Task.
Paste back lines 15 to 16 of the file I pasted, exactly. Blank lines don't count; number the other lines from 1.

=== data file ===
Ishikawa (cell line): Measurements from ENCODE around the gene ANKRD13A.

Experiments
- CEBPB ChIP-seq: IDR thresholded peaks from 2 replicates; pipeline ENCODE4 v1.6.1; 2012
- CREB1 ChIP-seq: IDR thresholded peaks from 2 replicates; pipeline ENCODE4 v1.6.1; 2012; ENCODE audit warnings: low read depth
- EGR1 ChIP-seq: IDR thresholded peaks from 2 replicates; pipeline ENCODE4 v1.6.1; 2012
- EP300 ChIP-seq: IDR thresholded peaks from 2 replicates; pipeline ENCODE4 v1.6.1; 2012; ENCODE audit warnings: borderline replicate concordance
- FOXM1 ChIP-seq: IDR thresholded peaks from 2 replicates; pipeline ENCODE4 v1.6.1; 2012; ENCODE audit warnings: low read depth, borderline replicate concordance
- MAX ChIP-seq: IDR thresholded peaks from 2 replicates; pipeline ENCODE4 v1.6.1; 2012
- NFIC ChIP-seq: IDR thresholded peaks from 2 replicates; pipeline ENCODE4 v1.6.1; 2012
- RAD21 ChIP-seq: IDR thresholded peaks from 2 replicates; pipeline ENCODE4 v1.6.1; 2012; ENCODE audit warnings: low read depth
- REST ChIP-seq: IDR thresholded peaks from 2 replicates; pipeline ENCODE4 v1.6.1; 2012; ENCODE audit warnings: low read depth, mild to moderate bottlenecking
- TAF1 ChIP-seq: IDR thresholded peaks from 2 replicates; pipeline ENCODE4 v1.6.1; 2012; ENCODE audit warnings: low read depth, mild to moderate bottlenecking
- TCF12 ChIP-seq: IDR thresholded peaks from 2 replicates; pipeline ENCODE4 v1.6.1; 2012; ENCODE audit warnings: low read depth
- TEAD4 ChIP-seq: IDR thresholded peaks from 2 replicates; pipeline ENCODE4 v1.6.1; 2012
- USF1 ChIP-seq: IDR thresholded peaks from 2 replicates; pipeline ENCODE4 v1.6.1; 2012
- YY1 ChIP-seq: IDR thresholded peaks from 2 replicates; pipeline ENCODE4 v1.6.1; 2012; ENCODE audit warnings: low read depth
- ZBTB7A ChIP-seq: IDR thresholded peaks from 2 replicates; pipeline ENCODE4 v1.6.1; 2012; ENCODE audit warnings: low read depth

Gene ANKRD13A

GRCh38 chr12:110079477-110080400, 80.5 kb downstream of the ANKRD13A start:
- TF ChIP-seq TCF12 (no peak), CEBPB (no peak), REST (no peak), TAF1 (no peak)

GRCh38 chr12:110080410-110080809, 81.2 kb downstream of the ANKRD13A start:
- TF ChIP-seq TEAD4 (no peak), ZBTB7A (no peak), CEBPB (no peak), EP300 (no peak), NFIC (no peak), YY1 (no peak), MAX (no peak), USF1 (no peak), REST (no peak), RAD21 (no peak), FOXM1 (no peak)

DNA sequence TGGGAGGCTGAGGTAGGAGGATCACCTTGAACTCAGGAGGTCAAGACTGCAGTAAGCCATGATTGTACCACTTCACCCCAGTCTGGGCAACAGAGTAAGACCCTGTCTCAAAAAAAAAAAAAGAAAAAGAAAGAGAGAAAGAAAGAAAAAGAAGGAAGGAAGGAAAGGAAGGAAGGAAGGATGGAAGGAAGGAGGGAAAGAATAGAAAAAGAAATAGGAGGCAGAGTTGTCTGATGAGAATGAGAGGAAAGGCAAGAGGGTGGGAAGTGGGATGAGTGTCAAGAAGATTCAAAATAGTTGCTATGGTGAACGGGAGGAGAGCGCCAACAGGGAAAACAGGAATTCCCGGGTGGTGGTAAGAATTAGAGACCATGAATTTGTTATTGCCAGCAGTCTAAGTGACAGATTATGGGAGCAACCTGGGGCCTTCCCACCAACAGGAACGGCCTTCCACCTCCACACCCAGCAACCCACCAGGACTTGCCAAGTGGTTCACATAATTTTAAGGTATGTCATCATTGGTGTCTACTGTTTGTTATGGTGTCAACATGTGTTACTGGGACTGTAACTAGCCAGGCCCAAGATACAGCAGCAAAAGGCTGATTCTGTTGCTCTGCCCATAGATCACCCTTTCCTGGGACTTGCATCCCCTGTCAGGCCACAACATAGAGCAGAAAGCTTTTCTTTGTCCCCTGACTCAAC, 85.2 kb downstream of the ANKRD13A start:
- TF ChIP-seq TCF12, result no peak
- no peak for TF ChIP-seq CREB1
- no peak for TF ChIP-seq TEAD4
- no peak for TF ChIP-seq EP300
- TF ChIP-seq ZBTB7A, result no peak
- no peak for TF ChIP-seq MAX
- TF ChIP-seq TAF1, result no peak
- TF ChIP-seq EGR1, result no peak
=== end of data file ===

- USF1 ChIP-seq: IDR thresholded peaks from 2 replicates; pipeline ENCODE4 v1.6.1; 2012
- YY1 ChIP-seq: IDR thresholded peaks from 2 replicates; pipeline ENCODE4 v1.6.1; 2012; ENCODE audit warnings: low read depth